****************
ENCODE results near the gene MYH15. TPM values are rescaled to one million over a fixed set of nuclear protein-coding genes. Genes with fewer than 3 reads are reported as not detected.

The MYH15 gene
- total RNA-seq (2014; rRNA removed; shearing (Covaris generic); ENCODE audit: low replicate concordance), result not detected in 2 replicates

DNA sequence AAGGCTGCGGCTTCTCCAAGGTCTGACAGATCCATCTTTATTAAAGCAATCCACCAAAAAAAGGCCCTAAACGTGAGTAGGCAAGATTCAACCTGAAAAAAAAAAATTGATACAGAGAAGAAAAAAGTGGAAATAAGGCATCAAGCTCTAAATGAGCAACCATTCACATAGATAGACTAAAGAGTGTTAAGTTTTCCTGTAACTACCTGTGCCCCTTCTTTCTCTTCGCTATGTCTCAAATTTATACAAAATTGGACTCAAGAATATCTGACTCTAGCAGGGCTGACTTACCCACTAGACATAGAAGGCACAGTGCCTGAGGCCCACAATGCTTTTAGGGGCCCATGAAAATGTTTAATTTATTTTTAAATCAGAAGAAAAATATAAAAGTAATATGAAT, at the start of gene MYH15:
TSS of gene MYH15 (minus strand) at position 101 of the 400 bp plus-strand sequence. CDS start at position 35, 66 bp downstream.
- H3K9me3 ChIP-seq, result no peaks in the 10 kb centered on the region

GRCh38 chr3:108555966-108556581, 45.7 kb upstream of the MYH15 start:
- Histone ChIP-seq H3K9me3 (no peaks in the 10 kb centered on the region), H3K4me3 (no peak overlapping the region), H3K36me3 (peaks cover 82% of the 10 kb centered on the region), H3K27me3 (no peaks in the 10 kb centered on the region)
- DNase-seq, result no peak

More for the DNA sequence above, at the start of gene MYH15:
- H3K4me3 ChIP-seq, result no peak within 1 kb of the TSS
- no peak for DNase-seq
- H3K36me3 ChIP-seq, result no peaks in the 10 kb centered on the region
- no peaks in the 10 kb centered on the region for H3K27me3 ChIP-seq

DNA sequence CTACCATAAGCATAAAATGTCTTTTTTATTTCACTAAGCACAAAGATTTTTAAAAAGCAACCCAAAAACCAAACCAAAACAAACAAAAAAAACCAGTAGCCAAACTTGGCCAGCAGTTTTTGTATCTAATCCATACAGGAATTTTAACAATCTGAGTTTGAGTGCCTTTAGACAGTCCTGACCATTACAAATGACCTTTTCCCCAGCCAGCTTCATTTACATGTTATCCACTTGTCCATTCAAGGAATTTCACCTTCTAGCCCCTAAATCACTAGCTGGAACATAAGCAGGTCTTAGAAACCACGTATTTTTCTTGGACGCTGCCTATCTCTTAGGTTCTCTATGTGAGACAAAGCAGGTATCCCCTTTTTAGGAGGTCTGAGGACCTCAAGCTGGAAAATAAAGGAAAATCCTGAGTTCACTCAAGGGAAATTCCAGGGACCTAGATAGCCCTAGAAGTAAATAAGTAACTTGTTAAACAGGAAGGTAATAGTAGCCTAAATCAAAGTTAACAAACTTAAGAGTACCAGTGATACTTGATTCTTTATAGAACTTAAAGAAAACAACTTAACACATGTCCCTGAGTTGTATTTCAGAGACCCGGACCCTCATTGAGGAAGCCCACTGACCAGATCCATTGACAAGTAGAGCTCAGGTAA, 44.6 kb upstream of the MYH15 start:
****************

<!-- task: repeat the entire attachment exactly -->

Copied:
ENCODE results near the gene MYH15. TPM values are rescaled to one million over a fixed set of nuclear protein-coding genes. Genes with fewer than 3 reads are reported as not detected.

The MYH15 gene
- total RNA-seq (2014; rRNA removed; shearing (Covaris generic); ENCODE audit: low replicate concordance), result not detected in 2 replicates

DNA sequence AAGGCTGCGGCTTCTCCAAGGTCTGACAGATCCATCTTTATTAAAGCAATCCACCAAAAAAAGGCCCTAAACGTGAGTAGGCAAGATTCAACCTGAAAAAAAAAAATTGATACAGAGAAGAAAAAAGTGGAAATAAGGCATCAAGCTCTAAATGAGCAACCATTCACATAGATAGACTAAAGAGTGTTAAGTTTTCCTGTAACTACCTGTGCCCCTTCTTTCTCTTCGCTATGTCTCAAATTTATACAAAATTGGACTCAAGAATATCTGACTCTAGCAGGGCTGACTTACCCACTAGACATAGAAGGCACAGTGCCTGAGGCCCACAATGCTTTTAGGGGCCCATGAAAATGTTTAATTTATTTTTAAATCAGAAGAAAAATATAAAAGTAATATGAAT, at the start of gene MYH15:
TSS of gene MYH15 (minus strand) at position 101 of the 400 bp plus-strand sequence. CDS start at position 35, 66 bp downstream.
- H3K9me3 ChIP-seq, result no peaks in the 10 kb centered on the region

GRCh38 chr3:108555966-108556581, 45.7 kb upstream of the MYH15 start:
- Histone ChIP-seq H3K9me3 (no peaks in the 10 kb centered on the region), H3K4me3 (no peak overlapping the region), H3K36me3 (peaks cover 82% of the 10 kb centered on the region), H3K27me3 (no peaks in the 10 kb centered on the region)
- DNase-seq, result no peak

More for the DNA sequence above, at the start of gene MYH15:
- H3K4me3 ChIP-seq, result no peak within 1 kb of the TSS
- no peak for DNase-seq
- H3K36me3 ChIP-seq, result no peaks in the 10 kb centered on the region
- no peaks in the 10 kb centered on the region for H3K27me3 ChIP-seq

DNA sequence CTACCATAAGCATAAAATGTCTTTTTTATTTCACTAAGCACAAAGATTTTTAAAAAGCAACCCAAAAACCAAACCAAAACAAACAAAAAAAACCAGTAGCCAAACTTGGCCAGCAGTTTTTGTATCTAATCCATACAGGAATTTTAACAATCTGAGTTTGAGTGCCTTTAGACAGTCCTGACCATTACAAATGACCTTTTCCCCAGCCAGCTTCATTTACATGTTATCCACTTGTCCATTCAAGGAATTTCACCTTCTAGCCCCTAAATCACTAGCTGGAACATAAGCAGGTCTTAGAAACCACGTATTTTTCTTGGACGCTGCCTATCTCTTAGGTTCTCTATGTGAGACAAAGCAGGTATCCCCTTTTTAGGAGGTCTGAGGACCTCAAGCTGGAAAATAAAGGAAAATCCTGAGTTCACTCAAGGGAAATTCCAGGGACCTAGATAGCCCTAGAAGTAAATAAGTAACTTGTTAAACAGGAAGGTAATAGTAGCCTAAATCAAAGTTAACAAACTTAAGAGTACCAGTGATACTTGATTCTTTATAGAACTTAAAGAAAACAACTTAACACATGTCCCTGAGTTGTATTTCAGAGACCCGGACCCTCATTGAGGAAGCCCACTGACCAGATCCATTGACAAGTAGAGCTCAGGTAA, 44.6 kb upstream of the MYH15 start: